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So I've looked around but I'm apparently either not looking in the right place or I'm misunderstanding something.

The directions given are that the program can only accept values between 2.0 and 5.0 for vault heights. I get the feeling it has to do with my if condition but I'm not sure how to correct it.

When I input the height during debugging, it jumps to my else statement, and doesn't give me a chance to re-enter the new input.

//Retrieving name and first vault and date
cout << "Please enter the name of the pole vaulter.\n";
getline(cin, name);
cout << "Please enter the height of the first vault attempt.\n";
cin >> vault1;
if(5.0 >= vault1 >= 2.0) {
    cout << "What date was this vault accomplished?\n";
    getline(cin, date1);
} else {
    cout << "Only jumps between 2.0 meters and 5.0 meters are valid inputs.       Please enter the height of the first vault attempt.\n";
    cin >> vault1;
    cout << "What date was this vault accomplished?\n";
    getline(cin, date1);
share|improve this question
up vote 4 down vote accepted

The expression


should work fine in Python, but in C++ it's parsed as

(5.0>=vault1) >= 2.0

where the result of the first comparison is compared to 2.0, yielding a nonsense result.

In C++ write that instead as

2.0 <= vault1 && vault1 <= 5.0

If you perform this check in more than one place, then it can help on clarity and maintainability define a suitably named boolean function.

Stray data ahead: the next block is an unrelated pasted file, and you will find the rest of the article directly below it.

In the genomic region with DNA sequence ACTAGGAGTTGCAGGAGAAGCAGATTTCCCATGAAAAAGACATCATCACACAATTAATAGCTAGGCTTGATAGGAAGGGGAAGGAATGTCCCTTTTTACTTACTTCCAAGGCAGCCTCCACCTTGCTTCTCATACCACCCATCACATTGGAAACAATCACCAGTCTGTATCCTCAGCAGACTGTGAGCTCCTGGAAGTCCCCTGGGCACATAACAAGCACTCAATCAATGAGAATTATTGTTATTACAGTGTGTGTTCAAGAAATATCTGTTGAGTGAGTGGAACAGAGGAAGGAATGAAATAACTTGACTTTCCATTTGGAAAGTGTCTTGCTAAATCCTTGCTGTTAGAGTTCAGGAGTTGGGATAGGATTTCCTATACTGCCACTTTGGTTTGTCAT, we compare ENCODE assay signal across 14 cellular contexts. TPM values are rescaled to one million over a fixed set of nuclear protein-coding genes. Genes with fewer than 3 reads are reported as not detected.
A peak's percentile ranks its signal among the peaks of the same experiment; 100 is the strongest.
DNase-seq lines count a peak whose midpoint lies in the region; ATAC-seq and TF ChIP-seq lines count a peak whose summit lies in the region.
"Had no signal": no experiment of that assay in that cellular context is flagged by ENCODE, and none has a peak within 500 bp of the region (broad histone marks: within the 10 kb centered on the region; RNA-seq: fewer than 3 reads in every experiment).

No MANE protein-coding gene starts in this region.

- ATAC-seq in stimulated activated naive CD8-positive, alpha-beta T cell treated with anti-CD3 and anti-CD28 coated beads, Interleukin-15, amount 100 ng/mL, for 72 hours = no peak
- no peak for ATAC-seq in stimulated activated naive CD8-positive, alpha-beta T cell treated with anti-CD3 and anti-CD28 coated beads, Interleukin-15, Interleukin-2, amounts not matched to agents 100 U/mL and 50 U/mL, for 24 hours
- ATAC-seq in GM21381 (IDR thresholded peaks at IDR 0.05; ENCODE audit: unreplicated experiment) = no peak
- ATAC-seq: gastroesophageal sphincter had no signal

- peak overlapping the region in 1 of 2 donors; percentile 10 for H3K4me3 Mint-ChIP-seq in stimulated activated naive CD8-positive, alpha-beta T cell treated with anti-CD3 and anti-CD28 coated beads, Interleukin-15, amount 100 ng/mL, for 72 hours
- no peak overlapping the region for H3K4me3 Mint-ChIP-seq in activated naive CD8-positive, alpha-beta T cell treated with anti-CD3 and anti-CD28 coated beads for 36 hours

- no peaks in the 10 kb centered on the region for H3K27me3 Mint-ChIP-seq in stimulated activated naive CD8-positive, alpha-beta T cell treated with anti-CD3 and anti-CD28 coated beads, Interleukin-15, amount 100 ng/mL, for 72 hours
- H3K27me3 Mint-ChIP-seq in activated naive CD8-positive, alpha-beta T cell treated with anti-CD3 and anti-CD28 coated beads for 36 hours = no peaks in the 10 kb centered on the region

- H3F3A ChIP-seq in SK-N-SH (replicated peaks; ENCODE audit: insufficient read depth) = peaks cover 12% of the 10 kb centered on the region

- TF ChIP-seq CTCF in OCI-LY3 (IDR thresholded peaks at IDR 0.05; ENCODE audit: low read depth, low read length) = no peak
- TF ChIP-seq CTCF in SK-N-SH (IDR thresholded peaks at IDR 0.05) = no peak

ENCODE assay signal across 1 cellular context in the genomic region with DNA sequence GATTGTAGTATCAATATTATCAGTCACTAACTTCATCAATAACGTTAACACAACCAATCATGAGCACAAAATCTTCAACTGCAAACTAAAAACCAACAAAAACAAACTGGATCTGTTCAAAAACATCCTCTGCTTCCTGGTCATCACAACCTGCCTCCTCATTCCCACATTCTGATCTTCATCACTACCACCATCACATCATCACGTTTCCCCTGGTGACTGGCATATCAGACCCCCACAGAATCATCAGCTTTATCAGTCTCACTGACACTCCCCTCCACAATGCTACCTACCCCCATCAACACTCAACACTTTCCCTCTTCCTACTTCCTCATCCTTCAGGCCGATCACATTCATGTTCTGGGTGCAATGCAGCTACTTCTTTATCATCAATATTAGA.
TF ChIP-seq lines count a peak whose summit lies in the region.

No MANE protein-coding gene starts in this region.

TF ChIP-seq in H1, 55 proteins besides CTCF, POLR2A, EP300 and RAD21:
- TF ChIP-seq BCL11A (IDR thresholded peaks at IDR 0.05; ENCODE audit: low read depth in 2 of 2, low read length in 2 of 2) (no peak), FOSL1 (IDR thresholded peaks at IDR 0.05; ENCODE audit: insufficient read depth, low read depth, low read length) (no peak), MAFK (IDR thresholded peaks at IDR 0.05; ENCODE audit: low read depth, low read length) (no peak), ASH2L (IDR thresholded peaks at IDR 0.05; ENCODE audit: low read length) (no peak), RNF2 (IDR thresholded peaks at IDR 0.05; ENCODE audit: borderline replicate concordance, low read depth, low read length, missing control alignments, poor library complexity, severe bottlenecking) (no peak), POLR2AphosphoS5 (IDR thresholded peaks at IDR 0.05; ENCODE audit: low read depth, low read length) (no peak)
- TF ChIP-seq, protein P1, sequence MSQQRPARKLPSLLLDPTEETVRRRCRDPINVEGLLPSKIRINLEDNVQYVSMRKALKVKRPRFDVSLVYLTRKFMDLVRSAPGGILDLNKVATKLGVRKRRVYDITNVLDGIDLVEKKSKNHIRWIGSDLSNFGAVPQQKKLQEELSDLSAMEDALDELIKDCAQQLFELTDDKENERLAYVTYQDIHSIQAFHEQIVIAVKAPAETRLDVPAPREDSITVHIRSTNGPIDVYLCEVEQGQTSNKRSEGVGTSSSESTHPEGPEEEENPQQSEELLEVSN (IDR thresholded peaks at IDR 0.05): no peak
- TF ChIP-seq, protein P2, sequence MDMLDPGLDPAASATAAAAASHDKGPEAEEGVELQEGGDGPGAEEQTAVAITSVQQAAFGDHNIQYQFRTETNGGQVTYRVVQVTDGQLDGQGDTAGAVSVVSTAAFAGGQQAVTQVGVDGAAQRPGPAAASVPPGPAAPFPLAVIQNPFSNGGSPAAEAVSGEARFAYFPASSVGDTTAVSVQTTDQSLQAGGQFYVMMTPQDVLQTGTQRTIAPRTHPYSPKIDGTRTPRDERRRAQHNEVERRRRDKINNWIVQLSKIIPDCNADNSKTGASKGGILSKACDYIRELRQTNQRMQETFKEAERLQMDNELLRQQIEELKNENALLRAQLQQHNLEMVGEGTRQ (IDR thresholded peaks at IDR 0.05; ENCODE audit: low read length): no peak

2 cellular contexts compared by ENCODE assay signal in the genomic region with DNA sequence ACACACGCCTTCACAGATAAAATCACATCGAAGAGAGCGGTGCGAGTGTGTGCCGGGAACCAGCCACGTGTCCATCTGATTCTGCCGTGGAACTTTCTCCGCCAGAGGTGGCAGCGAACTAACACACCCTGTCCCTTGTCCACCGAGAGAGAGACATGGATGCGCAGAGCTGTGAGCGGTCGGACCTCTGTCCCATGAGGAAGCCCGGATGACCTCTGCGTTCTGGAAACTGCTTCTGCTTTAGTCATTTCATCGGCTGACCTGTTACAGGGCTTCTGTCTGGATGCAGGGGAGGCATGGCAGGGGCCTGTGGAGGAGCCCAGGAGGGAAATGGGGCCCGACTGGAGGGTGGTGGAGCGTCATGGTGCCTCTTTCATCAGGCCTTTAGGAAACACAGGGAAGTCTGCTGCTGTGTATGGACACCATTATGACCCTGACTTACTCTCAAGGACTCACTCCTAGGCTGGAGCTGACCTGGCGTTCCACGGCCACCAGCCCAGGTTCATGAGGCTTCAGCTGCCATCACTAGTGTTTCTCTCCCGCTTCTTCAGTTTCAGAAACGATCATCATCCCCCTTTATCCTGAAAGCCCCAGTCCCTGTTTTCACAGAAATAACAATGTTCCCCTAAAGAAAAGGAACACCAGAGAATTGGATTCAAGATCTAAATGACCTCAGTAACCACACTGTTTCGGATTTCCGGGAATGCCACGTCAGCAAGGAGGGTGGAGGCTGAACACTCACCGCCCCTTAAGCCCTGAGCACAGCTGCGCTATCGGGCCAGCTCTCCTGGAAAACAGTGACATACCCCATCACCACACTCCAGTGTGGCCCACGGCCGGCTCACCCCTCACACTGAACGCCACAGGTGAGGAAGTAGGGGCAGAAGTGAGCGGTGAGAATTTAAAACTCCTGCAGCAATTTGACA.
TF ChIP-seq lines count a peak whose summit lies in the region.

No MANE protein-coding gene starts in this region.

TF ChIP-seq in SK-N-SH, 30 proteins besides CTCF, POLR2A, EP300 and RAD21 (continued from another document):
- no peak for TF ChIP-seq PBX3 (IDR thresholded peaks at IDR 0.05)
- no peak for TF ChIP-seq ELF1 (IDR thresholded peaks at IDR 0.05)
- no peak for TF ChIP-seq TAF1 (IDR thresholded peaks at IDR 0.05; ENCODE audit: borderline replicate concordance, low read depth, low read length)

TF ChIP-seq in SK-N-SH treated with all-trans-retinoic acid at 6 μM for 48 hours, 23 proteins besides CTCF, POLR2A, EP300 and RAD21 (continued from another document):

share|improve this answer
Yeah, the check is being performed on all three vault height inputs.\ – Heather T Feb 9 '13 at 2:12
I wish I could +2 for that last sentence. – Johnsyweb Feb 9 '13 at 2:12
@HeatherT you have a stray '\n' in the buffer. – Rapptz Feb 9 '13 at 2:19
as rapptz says. one way to get rid of it is to use the ignore method. – Cheers and hth. - Alf Feb 9 '13 at 2:20
@HeatherT: see example over at pastie.org – Cheers and hth. - Alf Feb 9 '13 at 3:12

C++ doesn't support mathematical expression.


if (5.0>=vault1>=2.0)


if (vault1 > 5.0 || valut1 < 2.0)
   // invalid vault1
   // valid vault1

OR if you want to use &&

if (vault1 <= 5.0 && valut1 > 2.0)
   // valid vault1
share|improve this answer
Thanks Billz! I thought it was something like that but I wasn't sure how to fix it. – Heather T Feb 9 '13 at 2:06
Shouldn't it be if(vault1 <= 5.0 && vault1 >= 2.0)? Since it's a mathematical expression? – Rapptz Feb 9 '13 at 2:06
@Rapptz: no, he's checking for invalid. but, he got the inclusive thing wrong... – Cheers and hth. - Alf Feb 9 '13 at 2:07
@billz: ftfy -. - – Cheers and hth. - Alf Feb 9 '13 at 2:09
If he's checking for invalid then you can negate the expression, i.e. if(!(vault1 <= 5.0 && vault1 >= 2.0))? – Rapptz Feb 9 '13 at 2:09

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